Alfredo Cárdenas, aka El Contador or “the accountant” in English, was captured this weekend for the third time. Photo by Mexico’s Attorney General’s Office.
MEXICO CITY — A top boss of the infamous Gulf Cartel was arrested this weekend in Mexico City for the third time.
Alfredo Cárdenas, aka El Contador or “the accountant” in English, has been released from prison twice in recent years for dubious technicalities.
His detention is one of the most publicized captures of the administration of President Andrés Manuel López Obrador. It remains to be seen whether Cárdenas will remain in prison.
Cárdenas is said to have led a large faction of the Gulf Cartel in the northeastern border state of Tamaulipas. He is the nephew of notorious former Gulf Cartel boss Osiel Cárdenas, who is currently incarcerated in a US prison.
El Contador was first arrested in 2018 in Matamoros but was quickly released days later when his lawyers successfully appealed to judges for authorities to lie about the circumstances of his arrest. He was arrested a second time in 2019 for kidnapping and spent more than a year in prison before being released again on a technicality.
When last detained, Mexican federal authorities linked Cárdenas to the murder of 15 people in the border town of Reynosa in June 2021. Authorities alleged he was arrested with a handgun and 600 packets of methamphetamine.
He is said to lead a faction of the Gulf Cartel known as Los Ciclones (Cyclones) and Los Escorpiones (Scorpions) who operate out of the border town of Matamoros, just south of Brownsville, Texas. Matamoros has long been the stronghold of the Cárdenas family and their Gulf Cartel factions. The city and surrounding border areas are among Mexico’s most lucrative drug and human trafficking markets.
The Gulf Cartel is one of Mexico’s oldest criminal organizations, with its roots dating back to the era of prohibition and bootlegging in the 1920s. After a power struggle in the mid-1990s, Osiel Cárdenas (El Contador’s uncle) rose to the top of the cartel when he allegedly conspired to have his best friend murdered. The double crossover earned him the nickname El Mata Amigos, or The Friend Killer.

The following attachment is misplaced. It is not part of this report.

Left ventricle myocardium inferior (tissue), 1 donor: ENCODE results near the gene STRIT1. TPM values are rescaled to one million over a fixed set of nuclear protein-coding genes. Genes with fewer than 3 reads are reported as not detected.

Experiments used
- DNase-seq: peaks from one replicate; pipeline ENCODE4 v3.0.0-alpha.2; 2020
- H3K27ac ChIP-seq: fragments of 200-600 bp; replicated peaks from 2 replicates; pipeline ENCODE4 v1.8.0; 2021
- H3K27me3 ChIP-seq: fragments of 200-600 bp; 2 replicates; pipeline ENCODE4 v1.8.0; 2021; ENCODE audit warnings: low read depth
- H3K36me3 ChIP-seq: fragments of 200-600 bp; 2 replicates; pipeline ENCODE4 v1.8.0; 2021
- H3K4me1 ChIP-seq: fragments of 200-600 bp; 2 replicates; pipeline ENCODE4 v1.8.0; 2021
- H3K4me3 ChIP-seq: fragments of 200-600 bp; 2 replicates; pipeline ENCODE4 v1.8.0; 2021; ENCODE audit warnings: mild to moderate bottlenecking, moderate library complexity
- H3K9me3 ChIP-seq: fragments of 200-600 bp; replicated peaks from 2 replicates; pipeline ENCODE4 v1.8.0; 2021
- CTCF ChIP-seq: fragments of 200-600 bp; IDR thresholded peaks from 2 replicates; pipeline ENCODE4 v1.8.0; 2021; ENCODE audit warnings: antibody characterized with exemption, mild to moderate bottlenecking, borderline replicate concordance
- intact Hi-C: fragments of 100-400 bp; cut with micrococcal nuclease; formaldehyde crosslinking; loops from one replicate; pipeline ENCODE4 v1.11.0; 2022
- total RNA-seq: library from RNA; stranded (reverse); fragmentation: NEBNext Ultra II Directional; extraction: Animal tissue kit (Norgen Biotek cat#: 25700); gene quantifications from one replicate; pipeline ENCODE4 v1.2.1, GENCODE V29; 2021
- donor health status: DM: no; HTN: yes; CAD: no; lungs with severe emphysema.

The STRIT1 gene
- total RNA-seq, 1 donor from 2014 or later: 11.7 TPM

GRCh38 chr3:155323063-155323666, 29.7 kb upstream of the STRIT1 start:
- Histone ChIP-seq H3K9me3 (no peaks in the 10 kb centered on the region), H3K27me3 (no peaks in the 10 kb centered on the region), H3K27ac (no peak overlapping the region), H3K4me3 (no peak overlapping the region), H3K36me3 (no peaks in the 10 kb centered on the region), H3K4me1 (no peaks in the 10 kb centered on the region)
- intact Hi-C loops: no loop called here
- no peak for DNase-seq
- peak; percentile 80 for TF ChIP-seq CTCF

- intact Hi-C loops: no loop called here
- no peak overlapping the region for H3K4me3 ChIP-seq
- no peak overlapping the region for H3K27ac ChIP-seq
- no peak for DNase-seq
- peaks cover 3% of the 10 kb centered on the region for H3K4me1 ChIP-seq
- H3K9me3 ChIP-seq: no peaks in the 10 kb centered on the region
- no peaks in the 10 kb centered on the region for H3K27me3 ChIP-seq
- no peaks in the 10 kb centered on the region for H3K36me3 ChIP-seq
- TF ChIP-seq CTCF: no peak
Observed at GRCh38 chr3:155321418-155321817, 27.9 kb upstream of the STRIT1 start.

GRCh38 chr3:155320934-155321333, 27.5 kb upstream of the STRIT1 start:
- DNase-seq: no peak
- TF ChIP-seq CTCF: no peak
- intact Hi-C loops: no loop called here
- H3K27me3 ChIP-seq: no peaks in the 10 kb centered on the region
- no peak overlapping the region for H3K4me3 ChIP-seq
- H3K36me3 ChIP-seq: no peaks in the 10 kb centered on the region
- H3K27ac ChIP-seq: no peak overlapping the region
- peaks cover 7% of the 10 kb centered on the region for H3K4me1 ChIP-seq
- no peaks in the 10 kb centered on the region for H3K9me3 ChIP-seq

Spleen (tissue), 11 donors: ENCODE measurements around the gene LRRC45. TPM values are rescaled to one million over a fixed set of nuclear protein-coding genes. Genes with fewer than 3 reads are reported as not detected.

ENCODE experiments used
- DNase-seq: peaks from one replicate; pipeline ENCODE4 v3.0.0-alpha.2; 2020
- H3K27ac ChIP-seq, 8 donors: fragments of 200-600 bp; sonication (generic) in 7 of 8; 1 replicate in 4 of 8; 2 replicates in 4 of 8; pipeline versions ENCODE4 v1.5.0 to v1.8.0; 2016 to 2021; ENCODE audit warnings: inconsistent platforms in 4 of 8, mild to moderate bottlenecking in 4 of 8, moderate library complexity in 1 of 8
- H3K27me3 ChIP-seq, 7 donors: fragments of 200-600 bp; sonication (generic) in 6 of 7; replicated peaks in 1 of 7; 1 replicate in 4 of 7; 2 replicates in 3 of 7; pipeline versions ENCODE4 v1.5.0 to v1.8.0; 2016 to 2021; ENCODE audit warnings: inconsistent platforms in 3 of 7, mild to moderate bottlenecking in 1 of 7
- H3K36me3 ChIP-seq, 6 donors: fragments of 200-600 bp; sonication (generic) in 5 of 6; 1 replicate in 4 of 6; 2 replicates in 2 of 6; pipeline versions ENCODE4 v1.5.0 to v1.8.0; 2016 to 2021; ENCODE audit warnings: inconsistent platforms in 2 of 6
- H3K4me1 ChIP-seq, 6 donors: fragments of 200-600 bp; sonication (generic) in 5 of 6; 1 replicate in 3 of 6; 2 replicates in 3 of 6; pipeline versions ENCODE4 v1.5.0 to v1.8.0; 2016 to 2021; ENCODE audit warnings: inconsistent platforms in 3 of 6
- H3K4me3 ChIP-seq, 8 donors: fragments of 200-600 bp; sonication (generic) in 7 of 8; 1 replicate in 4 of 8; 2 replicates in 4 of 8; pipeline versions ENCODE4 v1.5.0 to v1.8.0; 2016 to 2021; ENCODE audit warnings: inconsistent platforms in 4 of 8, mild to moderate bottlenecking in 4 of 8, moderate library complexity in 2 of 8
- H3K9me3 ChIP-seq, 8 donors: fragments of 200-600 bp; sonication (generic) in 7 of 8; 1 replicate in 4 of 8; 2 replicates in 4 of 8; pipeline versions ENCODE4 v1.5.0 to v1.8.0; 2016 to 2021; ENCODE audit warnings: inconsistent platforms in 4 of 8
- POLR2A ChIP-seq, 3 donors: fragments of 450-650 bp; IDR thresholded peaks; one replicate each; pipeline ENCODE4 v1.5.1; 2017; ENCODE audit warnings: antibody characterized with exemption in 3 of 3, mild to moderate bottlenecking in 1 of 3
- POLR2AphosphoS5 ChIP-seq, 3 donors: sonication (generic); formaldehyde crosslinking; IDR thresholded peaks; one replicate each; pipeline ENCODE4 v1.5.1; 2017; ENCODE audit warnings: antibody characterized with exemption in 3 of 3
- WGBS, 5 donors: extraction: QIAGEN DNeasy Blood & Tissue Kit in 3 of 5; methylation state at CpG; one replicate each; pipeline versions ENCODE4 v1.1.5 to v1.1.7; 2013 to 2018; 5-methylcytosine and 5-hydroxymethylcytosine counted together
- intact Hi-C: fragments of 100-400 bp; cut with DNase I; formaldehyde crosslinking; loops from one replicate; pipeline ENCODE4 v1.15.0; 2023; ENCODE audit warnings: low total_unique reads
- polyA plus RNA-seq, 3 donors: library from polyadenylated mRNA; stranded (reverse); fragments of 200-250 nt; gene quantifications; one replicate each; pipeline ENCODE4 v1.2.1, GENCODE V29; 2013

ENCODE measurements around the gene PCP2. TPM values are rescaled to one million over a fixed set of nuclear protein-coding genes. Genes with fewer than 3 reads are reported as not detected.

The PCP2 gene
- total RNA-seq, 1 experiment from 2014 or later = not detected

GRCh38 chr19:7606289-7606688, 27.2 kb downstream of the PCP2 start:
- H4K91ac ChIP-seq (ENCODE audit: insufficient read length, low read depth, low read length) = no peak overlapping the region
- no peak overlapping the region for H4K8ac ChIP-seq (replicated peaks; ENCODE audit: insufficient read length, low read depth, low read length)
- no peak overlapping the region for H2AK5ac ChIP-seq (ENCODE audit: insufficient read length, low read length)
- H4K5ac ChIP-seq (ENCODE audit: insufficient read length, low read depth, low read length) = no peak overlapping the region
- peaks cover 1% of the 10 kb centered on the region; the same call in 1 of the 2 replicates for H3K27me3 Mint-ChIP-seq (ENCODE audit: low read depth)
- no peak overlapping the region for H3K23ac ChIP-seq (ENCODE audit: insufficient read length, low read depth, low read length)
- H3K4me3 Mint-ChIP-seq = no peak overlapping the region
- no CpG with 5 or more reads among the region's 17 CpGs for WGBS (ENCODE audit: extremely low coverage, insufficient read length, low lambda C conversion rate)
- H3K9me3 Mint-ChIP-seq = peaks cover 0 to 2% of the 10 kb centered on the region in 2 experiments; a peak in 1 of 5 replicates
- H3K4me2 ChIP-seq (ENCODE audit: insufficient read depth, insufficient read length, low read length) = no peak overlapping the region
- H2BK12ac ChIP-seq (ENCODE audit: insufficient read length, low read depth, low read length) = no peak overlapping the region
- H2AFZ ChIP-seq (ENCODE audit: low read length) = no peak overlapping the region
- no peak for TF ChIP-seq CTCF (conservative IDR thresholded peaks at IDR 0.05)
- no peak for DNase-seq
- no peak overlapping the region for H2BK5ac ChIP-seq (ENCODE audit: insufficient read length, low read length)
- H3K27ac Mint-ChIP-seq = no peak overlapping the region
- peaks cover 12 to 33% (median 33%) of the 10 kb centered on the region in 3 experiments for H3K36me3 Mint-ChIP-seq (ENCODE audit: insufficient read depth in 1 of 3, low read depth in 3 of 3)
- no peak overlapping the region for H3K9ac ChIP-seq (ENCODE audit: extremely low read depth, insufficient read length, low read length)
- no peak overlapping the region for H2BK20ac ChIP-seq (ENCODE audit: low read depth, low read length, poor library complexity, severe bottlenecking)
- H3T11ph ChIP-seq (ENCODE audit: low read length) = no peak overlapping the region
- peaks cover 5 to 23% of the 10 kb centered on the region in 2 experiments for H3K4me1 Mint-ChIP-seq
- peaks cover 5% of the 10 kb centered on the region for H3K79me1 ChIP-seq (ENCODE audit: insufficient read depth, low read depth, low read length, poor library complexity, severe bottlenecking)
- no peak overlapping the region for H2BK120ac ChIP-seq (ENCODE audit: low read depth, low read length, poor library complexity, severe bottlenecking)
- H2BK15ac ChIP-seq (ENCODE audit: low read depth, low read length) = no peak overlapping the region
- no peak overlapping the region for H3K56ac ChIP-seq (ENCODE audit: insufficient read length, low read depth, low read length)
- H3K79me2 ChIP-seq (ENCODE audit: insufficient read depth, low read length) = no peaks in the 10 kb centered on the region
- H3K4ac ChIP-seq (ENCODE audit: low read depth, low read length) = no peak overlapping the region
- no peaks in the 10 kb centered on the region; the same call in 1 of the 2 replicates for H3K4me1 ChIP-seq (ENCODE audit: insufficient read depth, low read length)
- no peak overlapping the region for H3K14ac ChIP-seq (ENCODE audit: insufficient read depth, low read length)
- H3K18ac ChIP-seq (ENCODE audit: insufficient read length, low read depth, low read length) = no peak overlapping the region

The reign of Osiel Cárdenas shaped much of the modern drug war in Tamaulipas, which remains one of the most lawless and dangerous regions in Mexico. He recruited a group of Mexican military deserters to form his own personal Gulf Cartel army wing known as Zetas.
After being arrested in March 2003 by the Mexican military, Osiel reportedly still led the Zetas from prison, but the group began to operate increasingly independently, sparking internal strife within the Gulf Cartel. When Mexico extradited Osiel to the United States in 2007, the Zetas split from the group and the Gulf Cartel continued to fracture as top lieutenants vied for the region’s boss.
Osiel’s older brother Antonio, aka Tony Tormenta, controlled a group loyal to the Cárdenas family that fought with other capos and the Separatist Zetas. Wars in northeastern Mexico between Tony Tormenta’s Gulf Cartel faction, other Gulf Cartel splinter groups, the Zetas, and out-of-state opportunist groups like Joaquín’s Sinaloa Cartel” El Chapo” Guzmán led to one of the bloodiest periods in modern Mexican history.
Tony Tormenta’s period of control did not last long. He was shot dead by Mexican armed forces in Matamoros in an eight-hour firefight that left the city paralyzed in November 2010. The death of Tony Tormenta led to the even shorter tenure of Rafael Cárdenas, aka El Junior , cousin of Alfredo Cárdenas, and nephew of El Mata Amigos and Tony Tormenta. El Junior was arrested in 2011 while in Texas and is believed to have become a US government informant to reduce his sentence, further heightening tensions between Cárdenas loyalists and Gulf Cartel splinter groups.
A third Cárdenas brother, Mario, alias El Gordo, was then believed to have been prominent in the cartel until his arrest in September 2012. He was followed by a fourth brother, Homero, who is believed to have died of a heart attack related to surgery in 2014. After the arrests and deaths of his four uncles and cousins, El Contador rose to power and controlled one of the Gulf Cartel’s largest factions based primarily in Matamoros.
With the arrest of El Contador, another Cardenas is potentially facing a heavy prison sentence. But with his history of outwitting Mexico’s justice system, he could soon be on the streets again.